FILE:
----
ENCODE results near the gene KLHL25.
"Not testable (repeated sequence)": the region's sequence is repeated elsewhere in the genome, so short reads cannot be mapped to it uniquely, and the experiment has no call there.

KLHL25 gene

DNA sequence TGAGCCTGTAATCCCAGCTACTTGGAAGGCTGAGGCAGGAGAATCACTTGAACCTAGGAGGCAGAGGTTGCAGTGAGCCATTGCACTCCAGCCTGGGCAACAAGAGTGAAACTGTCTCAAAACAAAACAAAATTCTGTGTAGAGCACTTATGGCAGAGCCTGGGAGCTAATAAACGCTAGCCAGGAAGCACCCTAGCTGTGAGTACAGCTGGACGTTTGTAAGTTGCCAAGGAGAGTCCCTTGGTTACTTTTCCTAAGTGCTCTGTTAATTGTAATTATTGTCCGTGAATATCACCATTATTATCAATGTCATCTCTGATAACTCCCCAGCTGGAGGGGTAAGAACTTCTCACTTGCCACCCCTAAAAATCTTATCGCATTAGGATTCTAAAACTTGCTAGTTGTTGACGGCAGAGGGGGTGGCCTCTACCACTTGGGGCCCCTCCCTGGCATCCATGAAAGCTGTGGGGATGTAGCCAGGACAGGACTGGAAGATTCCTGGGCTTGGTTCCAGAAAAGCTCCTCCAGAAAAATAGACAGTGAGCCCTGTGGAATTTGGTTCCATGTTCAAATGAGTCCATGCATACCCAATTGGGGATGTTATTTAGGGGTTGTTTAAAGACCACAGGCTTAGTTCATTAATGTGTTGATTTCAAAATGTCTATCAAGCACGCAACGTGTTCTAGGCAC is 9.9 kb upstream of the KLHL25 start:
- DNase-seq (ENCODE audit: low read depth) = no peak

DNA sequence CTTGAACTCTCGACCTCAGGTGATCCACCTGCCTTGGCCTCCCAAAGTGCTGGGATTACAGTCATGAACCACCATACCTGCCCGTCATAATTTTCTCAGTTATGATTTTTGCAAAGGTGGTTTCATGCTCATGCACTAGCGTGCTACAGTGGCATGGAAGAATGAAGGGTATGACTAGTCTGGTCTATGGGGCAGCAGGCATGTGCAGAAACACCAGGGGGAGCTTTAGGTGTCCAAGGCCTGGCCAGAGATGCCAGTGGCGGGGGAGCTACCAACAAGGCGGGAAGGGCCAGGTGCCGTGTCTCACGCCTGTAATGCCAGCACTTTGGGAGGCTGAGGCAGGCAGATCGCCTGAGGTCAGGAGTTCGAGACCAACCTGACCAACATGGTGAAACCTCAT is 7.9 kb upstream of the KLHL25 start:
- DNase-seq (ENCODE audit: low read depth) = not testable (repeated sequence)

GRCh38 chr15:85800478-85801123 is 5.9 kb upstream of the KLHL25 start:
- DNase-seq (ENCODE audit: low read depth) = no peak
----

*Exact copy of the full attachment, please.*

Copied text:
ENCODE results near the gene KLHL25.
"Not testable (repeated sequence)": the region's sequence is repeated elsewhere in the genome, so short reads cannot be mapped to it uniquely, and the experiment has no call there.

KLHL25 gene

DNA sequence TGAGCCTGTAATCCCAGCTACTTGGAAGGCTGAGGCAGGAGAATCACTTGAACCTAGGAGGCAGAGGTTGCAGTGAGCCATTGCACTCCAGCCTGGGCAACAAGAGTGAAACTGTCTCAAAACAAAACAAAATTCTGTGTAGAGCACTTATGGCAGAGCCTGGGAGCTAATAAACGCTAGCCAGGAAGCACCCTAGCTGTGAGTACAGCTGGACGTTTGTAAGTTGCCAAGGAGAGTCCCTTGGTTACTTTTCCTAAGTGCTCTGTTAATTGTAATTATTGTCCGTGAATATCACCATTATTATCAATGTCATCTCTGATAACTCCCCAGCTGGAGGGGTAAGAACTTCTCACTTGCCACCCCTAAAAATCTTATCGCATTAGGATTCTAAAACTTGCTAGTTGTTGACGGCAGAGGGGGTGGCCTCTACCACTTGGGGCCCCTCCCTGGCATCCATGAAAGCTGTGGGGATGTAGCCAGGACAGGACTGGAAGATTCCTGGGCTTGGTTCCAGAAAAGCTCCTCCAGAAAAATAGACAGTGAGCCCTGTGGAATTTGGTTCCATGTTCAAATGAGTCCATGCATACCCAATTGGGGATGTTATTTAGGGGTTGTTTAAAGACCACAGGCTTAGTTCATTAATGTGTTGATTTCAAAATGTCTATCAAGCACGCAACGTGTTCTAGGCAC is 9.9 kb upstream of the KLHL25 start:
- DNase-seq (ENCODE audit: low read depth) = no peak

DNA sequence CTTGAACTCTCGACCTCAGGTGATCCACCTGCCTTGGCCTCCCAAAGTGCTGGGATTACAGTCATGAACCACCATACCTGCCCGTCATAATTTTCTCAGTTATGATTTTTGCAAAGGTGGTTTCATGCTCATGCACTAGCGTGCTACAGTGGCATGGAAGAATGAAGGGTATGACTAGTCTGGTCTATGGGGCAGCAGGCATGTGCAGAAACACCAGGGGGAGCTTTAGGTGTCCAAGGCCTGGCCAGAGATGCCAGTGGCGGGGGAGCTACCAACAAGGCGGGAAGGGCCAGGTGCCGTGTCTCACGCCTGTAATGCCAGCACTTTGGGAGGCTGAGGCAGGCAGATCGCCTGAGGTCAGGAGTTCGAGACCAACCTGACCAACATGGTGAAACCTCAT is 7.9 kb upstream of the KLHL25 start:
- DNase-seq (ENCODE audit: low read depth) = not testable (repeated sequence)

GRCh38 chr15:85800478-85801123 is 5.9 kb upstream of the KLHL25 start:
- DNase-seq (ENCODE audit: low read depth) = no peak